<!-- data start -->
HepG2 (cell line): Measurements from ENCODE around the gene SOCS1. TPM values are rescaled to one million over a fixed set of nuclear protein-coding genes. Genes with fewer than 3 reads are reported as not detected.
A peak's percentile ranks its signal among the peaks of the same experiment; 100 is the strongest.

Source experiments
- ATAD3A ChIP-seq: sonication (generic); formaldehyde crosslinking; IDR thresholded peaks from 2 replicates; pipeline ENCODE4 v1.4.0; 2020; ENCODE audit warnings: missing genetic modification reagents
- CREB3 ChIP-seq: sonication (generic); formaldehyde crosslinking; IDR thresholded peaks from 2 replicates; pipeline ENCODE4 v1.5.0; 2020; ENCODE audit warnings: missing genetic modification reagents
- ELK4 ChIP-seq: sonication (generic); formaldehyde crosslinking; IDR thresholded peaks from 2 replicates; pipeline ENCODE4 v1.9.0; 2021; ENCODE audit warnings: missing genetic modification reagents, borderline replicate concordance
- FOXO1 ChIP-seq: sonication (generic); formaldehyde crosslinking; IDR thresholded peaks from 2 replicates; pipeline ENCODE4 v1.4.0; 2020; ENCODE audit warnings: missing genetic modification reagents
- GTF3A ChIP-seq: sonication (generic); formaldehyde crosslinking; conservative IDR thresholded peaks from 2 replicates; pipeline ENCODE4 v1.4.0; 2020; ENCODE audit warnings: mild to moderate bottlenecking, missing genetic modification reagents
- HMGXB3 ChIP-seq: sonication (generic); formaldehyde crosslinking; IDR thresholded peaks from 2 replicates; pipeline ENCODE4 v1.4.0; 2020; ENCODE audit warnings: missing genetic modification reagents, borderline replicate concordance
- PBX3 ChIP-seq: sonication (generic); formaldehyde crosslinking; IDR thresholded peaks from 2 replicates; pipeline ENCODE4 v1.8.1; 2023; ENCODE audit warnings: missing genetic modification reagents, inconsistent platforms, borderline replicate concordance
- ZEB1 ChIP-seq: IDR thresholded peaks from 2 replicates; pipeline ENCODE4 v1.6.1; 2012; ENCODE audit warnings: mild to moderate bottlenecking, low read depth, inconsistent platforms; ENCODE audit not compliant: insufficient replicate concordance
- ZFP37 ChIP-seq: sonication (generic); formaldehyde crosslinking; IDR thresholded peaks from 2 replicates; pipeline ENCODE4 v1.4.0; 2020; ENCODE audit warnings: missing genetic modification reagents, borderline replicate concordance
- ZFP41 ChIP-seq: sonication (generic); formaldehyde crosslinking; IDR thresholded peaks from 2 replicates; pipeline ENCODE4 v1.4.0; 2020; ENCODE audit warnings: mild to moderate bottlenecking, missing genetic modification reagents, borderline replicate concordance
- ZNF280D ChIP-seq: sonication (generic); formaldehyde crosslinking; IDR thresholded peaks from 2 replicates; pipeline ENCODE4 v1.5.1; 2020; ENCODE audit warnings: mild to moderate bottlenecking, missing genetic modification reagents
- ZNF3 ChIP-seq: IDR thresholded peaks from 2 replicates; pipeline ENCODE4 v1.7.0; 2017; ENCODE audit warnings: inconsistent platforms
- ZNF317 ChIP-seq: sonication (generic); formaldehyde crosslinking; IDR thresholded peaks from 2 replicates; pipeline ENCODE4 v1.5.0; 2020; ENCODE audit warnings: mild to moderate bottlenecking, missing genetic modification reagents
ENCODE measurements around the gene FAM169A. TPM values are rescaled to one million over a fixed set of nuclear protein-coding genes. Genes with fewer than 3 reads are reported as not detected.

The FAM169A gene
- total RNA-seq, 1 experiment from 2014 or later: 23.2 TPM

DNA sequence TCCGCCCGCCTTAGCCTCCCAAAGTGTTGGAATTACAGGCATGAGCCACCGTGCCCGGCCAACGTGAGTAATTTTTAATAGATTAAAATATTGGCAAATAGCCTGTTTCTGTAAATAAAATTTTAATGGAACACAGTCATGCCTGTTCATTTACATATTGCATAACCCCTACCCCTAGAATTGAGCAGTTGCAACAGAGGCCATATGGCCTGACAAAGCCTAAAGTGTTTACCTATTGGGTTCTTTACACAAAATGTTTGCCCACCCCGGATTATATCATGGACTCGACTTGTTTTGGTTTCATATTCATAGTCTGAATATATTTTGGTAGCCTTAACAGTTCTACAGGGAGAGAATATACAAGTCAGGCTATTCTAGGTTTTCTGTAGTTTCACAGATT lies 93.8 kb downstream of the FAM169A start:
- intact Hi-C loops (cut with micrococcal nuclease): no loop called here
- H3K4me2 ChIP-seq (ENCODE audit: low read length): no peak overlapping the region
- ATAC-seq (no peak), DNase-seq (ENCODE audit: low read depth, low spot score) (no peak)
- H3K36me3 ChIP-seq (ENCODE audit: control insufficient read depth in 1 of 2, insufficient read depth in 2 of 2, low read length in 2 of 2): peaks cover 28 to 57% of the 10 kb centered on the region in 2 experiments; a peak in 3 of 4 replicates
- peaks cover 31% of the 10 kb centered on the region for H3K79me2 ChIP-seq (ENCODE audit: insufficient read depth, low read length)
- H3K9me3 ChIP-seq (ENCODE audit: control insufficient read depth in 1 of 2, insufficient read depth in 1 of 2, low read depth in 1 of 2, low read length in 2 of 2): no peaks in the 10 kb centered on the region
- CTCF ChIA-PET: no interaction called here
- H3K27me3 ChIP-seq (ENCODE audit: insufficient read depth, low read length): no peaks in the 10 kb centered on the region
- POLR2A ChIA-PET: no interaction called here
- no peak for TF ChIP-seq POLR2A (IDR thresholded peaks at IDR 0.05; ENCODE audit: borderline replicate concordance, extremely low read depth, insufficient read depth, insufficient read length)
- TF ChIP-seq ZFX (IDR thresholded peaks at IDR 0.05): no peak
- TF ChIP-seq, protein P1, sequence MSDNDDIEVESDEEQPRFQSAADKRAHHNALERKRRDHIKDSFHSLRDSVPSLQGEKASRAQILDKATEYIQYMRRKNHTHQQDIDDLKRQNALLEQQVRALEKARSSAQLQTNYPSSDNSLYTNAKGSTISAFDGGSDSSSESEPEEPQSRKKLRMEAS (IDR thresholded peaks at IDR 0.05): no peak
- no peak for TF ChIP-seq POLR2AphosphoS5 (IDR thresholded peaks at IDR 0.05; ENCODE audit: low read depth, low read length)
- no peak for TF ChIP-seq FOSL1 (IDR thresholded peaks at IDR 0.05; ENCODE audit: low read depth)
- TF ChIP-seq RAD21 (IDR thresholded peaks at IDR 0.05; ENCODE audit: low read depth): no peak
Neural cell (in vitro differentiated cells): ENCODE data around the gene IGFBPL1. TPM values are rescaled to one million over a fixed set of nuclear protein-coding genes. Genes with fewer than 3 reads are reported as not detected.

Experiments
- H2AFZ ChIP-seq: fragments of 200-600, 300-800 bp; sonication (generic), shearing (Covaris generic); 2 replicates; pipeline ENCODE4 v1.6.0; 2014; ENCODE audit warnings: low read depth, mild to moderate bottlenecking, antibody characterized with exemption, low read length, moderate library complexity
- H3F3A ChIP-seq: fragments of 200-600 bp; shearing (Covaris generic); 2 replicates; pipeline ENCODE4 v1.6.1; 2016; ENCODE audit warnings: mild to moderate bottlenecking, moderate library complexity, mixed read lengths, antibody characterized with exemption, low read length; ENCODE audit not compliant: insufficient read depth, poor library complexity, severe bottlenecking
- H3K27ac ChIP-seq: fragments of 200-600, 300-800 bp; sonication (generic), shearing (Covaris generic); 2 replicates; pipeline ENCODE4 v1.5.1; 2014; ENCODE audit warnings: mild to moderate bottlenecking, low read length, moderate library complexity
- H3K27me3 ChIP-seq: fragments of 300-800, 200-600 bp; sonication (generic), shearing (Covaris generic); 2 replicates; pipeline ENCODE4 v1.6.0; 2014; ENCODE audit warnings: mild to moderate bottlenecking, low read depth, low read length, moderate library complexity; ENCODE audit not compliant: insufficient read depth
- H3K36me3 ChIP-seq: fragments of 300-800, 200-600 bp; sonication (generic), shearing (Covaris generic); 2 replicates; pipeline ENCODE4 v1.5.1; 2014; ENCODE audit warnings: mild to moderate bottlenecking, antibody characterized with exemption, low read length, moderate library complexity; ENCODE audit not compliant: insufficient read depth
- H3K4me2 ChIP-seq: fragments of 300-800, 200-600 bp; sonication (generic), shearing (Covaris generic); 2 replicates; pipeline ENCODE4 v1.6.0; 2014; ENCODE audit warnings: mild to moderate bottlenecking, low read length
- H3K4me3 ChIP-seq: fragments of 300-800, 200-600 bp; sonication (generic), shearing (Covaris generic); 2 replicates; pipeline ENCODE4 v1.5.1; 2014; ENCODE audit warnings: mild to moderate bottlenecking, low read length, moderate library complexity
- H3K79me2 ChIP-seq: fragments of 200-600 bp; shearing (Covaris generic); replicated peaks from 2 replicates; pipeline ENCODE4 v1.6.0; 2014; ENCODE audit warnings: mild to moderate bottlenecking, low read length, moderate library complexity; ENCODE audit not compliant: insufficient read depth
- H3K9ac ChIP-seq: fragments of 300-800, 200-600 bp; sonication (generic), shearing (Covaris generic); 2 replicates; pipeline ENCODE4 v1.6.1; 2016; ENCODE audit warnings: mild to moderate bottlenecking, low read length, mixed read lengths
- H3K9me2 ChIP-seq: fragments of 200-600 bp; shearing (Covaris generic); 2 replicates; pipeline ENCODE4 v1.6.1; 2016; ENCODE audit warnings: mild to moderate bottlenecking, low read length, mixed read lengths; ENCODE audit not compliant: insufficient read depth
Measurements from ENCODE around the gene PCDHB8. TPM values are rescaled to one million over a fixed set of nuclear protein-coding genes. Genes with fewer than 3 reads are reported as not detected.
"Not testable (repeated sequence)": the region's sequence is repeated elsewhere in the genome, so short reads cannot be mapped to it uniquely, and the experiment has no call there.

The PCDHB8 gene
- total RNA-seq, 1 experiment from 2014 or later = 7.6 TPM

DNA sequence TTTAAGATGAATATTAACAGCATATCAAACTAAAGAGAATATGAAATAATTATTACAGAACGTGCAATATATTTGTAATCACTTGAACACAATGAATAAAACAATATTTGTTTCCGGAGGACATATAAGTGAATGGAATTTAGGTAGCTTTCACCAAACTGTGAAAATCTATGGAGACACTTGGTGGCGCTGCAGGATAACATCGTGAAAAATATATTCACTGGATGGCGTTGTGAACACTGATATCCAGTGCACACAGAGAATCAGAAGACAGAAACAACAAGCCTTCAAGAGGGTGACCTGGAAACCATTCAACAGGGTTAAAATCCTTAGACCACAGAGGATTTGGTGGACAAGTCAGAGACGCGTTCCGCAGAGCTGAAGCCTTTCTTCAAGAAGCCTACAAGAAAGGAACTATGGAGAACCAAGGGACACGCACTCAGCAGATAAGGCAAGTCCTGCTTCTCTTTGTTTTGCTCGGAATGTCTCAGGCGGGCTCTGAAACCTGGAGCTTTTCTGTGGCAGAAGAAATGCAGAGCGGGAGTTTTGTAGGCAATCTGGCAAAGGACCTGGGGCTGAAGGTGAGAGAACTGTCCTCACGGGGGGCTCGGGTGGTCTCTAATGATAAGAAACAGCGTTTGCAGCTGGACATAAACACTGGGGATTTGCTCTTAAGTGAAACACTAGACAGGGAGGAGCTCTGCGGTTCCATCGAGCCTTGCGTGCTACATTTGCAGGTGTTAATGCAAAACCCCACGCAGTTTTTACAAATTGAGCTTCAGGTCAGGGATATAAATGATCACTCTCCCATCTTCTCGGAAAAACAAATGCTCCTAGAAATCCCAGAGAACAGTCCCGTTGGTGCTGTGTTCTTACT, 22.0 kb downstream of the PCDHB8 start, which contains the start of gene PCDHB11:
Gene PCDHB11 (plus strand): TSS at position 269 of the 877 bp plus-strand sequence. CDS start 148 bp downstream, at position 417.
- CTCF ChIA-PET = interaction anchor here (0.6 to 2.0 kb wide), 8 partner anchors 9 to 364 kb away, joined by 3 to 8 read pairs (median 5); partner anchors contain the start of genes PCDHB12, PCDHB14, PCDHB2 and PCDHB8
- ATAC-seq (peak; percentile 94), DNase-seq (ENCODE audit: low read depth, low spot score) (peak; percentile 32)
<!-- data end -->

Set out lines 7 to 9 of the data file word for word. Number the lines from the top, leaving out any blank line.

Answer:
- FOXO1 ChIP-seq: sonication (generic); formaldehyde crosslinking; IDR thresholded peaks from 2 replicates; pipeline ENCODE4 v1.4.0; 2020; ENCODE audit warnings: missing genetic modification reagents
- GTF3A ChIP-seq: sonication (generic); formaldehyde crosslinking; conservative IDR thresholded peaks from 2 replicates; pipeline ENCODE4 v1.4.0; 2020; ENCODE audit warnings: mild to moderate bottlenecking, missing genetic modification reagents
- HMGXB3 ChIP-seq: sonication (generic); formaldehyde crosslinking; IDR thresholded peaks from 2 replicates; pipeline ENCODE4 v1.4.0; 2020; ENCODE audit warnings: missing genetic modification reagents, borderline replicate concordance